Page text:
For Cathy, 64, retirement looks far different than the one she imagined.
The mother of five adult children from suburban Chicago lives with her 26-year-old daughter and 7-year-old grandson. Her multi-generational household makes it easier to afford rent and groceries, but without a bedroom of her own, she sleeps on an inflatable mattress in the living room. Mornings and afternoons are spent taking care of her grandson as her daughter rushes off to work. (The grandson she lives with is her favorite, but she doesn’t tell the other grandchildren that.)
Five nights a week Cathy goes to her own job as a caregiver. Grocery runs are often done on foot with her grandson in tow, unless she can borrow her daughter’s car for some of the bulkier items.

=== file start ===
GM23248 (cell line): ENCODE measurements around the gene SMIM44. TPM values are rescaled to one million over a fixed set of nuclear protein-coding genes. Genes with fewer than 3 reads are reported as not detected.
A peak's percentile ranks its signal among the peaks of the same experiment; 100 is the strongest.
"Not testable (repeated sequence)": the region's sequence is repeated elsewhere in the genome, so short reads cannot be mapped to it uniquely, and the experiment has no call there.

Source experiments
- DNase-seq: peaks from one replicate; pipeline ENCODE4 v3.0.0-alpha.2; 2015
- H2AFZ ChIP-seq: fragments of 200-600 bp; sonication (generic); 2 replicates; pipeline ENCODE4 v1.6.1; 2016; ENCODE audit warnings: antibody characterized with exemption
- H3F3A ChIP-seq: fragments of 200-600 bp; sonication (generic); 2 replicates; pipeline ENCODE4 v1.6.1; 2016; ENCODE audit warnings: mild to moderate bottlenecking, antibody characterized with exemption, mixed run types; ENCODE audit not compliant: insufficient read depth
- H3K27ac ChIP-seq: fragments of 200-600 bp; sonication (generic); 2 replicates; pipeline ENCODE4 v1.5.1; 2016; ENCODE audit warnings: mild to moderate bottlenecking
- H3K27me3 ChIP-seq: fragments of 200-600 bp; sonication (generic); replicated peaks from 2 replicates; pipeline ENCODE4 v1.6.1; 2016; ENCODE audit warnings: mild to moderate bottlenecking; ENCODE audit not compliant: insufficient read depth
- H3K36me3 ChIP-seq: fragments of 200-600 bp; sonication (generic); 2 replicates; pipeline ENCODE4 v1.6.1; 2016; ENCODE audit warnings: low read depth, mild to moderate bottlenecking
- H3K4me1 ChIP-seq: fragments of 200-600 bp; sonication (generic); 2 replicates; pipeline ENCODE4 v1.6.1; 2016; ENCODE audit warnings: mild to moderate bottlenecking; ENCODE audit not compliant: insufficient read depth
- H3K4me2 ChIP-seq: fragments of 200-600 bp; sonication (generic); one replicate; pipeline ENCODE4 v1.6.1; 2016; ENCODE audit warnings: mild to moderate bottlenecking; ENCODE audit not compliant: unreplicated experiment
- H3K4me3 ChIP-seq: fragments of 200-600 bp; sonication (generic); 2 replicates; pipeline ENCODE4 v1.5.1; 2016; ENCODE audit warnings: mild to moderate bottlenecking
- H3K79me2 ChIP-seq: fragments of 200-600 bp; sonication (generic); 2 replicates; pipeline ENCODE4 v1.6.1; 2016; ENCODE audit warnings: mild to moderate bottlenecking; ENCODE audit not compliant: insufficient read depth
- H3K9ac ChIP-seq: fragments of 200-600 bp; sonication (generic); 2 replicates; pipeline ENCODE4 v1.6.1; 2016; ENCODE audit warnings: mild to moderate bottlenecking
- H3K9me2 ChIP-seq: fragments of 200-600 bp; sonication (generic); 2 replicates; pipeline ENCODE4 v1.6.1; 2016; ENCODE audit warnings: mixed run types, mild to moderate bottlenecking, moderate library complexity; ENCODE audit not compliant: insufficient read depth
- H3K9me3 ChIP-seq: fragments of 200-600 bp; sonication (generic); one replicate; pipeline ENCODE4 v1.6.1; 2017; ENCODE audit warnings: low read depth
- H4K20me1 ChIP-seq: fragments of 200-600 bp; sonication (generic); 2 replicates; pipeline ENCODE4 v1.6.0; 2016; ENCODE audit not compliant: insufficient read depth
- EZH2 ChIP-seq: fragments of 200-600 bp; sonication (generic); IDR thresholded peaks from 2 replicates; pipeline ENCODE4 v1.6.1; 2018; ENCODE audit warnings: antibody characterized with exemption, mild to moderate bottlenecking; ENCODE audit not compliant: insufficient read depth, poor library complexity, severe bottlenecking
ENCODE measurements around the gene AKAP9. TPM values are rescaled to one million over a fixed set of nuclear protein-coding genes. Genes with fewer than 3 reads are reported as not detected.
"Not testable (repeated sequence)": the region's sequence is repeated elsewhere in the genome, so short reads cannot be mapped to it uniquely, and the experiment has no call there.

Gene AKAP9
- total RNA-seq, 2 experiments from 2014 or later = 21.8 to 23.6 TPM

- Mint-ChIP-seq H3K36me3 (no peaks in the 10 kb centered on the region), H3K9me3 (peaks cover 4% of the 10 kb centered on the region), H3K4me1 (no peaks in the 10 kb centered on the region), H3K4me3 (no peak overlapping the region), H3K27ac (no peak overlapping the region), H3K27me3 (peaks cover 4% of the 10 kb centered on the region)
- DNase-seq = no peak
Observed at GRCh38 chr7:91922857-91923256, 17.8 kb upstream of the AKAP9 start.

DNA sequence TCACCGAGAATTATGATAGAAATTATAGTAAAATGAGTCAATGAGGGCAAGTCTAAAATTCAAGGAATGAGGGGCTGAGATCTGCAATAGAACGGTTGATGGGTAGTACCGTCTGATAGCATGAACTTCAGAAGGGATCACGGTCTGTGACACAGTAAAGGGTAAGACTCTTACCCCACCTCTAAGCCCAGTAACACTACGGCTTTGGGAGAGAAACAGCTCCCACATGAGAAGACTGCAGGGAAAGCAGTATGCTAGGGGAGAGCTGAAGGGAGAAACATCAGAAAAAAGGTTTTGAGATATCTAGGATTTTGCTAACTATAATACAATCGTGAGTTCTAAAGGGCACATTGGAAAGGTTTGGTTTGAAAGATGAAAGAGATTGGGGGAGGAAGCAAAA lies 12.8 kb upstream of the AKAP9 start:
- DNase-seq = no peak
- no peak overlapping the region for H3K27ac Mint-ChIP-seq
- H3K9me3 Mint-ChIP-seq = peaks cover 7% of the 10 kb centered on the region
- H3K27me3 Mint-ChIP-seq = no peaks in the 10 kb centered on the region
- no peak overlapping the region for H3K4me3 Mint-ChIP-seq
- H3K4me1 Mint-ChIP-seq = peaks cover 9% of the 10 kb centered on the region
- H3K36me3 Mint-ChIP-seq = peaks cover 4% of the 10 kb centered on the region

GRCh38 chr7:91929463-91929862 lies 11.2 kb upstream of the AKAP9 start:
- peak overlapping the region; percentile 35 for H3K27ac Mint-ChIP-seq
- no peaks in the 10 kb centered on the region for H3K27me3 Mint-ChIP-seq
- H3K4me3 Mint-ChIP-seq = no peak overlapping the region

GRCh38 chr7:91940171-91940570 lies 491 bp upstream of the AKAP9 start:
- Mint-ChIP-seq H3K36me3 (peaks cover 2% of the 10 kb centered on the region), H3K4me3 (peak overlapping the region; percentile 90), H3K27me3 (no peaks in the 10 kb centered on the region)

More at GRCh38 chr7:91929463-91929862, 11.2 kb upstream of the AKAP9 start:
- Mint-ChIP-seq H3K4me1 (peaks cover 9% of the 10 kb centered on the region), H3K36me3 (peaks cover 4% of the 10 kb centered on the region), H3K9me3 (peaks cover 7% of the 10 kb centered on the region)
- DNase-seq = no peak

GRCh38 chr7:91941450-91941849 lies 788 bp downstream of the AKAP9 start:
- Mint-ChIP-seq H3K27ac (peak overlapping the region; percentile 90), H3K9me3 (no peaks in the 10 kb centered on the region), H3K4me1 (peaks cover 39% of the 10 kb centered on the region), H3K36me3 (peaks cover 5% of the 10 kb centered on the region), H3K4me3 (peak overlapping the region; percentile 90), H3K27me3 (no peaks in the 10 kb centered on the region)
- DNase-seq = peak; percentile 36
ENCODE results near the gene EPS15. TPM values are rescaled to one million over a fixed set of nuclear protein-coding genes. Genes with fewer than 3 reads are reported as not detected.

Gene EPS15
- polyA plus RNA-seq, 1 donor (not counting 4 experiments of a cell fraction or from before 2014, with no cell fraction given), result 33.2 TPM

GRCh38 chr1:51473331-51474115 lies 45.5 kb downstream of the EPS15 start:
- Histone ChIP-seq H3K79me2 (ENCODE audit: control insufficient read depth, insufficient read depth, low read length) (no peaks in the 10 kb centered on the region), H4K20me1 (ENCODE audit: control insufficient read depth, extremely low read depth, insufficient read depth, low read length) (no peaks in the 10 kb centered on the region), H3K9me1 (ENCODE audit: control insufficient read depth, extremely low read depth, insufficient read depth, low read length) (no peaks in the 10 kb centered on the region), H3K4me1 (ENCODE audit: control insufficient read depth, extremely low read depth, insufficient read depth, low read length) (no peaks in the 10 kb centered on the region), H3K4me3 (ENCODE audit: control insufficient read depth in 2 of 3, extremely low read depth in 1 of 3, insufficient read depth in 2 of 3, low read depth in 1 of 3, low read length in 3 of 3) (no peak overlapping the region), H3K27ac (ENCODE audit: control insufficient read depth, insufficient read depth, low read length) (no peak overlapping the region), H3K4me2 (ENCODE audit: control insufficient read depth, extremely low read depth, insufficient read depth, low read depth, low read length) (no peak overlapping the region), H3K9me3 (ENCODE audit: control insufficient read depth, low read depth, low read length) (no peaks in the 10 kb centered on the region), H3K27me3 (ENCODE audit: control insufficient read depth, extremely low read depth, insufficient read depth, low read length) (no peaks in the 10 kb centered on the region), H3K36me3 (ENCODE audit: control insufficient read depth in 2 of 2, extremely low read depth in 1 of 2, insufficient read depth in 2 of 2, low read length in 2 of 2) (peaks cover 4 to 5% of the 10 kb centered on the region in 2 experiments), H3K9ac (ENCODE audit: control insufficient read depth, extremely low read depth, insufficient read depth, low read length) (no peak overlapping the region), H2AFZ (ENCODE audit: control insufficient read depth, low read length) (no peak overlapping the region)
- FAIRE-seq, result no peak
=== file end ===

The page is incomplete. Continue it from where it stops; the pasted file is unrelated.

When it comes to retirement, Cathy has one major hurdle: paying down $50,000 worth of medical debt from a hospital stay she incurred when she was uninsured three years prior. As she continues to age, financial stability is a goal that seems out of reach. “I never had anybody telling me you should do this, you should do that — so now I’m stuck where I’m at,” she says.
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